Under the New Jersey Law Against Discrimination (NJLAD) and other federal statutes, your employer has a responsibility to prevent, investigate, and properly address sexual harassment complaints. If you have been subjected to harassment, the individual harasser and your employer may be responsible to compensate you for economic damages and your pain and suffering.
If harassment occurs, it is important to take detailed notes. This documentation can help with your sexual harassment claim. These records should include details such as:
- The nature of the harassment;
- When the harassment took place;
- Who was involved;
- The location of the harassment; and
- If there were any witnesses.
In addition to keeping records of the harassment, it is also important to take the following actions:
- Tell the harasser that their actions are making you uncomfortable and ask them to stop.
- If the harassment continues, inform your manager and consult your employee handbook for information about formal complaints.
- Consult a New Jersey sexual harassment lawyer.
Representing Employers In NJ Sexual Harassment Claims
Employers need to take sexual harassment seriously, have effective policies, and strictly enforce these policies. Ignoring problems, minimizing employee complaints, failing to perform thorough investigations, or failing to take proper remedial action can create substantial liability for supervisors and employers.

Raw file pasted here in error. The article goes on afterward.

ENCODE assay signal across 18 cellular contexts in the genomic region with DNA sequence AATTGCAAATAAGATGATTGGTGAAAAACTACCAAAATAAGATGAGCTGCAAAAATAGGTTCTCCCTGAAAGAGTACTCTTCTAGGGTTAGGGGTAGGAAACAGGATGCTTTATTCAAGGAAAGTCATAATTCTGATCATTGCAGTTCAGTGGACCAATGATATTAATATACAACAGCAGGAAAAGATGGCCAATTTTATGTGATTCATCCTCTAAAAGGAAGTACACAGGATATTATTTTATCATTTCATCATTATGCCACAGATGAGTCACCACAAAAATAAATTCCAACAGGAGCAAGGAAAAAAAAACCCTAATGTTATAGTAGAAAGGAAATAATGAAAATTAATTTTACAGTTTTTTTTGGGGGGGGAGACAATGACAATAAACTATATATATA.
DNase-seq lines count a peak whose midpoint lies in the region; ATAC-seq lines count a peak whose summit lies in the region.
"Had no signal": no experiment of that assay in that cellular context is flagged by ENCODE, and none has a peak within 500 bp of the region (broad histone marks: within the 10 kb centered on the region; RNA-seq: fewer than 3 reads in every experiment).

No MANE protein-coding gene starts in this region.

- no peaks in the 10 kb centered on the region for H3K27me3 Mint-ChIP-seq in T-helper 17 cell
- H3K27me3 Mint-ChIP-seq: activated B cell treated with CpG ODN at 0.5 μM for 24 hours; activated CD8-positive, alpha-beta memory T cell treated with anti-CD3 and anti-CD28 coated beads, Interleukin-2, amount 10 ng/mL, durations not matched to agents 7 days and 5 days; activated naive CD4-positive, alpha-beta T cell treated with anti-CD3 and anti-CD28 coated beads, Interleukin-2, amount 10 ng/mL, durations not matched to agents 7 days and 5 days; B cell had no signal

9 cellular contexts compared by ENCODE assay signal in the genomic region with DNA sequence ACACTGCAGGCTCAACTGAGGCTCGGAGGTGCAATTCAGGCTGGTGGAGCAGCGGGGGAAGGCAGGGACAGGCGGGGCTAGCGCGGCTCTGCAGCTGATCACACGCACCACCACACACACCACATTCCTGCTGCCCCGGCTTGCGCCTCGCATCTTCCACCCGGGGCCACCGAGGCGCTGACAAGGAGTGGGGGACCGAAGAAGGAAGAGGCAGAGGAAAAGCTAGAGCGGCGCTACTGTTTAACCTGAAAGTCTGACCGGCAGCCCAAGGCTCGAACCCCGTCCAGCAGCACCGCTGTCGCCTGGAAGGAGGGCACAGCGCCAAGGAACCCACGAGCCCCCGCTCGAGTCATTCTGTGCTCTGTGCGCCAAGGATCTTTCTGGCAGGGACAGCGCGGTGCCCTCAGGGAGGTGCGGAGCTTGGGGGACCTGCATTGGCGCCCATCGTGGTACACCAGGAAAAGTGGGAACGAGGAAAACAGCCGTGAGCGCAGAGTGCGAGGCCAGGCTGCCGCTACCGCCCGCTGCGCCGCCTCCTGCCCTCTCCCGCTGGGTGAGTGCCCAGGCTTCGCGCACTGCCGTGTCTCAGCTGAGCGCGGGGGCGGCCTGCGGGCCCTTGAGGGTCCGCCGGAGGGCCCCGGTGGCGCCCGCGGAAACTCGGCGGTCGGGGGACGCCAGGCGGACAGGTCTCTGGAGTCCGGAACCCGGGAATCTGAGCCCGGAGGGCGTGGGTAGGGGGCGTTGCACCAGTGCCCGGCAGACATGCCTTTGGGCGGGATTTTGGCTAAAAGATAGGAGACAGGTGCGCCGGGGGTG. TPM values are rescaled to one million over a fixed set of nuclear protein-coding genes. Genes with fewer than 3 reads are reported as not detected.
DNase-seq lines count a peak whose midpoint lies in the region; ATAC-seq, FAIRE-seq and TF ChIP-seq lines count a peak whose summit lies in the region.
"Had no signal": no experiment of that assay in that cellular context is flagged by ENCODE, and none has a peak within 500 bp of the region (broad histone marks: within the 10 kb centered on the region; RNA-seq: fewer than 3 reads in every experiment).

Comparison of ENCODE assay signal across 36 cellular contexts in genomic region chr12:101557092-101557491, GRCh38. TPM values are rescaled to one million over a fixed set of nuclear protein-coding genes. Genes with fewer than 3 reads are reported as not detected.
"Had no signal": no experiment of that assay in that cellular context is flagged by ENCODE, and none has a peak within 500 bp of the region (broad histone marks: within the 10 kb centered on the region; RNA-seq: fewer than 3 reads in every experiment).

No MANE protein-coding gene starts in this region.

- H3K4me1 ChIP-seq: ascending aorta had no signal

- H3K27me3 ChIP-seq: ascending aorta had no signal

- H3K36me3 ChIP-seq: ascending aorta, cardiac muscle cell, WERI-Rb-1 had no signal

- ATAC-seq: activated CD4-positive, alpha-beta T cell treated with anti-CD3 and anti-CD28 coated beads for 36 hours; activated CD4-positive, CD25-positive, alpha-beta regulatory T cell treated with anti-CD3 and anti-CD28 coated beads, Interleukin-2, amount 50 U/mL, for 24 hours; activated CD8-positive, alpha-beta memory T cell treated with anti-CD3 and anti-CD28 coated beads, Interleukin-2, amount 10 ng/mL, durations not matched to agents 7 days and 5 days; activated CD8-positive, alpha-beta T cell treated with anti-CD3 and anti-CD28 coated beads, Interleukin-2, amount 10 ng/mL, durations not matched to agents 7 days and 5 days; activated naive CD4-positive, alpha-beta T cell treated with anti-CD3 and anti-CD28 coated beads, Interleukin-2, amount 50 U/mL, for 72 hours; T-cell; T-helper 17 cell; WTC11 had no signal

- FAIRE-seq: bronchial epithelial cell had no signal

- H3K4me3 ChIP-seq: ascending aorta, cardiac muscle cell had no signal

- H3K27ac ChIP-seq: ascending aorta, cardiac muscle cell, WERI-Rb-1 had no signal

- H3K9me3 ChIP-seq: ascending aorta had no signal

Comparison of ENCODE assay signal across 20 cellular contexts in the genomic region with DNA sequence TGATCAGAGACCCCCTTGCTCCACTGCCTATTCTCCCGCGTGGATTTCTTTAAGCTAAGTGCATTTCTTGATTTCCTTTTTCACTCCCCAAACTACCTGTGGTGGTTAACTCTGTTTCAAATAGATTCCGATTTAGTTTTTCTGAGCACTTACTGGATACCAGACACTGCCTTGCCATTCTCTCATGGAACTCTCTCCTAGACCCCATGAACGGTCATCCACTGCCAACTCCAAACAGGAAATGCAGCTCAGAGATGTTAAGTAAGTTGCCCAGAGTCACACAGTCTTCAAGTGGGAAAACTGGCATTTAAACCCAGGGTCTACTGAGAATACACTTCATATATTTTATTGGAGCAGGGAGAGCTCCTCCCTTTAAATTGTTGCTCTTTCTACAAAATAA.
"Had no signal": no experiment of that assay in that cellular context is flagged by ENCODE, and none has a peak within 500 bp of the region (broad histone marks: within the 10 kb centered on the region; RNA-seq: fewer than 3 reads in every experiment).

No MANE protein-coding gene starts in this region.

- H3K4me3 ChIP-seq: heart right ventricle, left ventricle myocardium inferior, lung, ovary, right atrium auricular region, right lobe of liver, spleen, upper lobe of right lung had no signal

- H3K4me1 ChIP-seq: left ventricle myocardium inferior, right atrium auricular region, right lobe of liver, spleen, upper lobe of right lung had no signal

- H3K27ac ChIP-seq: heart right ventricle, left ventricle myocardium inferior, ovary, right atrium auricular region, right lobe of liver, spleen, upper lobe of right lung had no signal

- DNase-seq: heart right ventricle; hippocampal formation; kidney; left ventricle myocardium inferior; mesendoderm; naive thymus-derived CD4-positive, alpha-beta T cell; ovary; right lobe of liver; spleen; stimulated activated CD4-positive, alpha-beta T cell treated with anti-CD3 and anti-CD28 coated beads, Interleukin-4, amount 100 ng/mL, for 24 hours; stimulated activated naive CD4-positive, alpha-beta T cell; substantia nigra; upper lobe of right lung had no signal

Employers can avoid liability for LGBT sexual harassment if they can prove that:
- They took steps to prevent or correct the harassment.
- The employee did not heed or take advantage of their attempts to prevent or correct the harassment.
Our attorneys provide guidance to minimize potential risk and exposure. Our firm can help employers create employee handbooks and policies, provide a clear understanding of employment laws, and help companies avoid future employment law claims.
Our firm is highly experienced at helping employers create and implement effective harassment and anti-discrimination policies. We also specialize in investigating employee complaints, helping to implement remedial plans and vigorously defending claims when necessary. Any employer or individual accused of harassment or allowing harassment to occur should contact McOmber McOmber & Luber, P.C. at the earliest opportunity for a free consultation.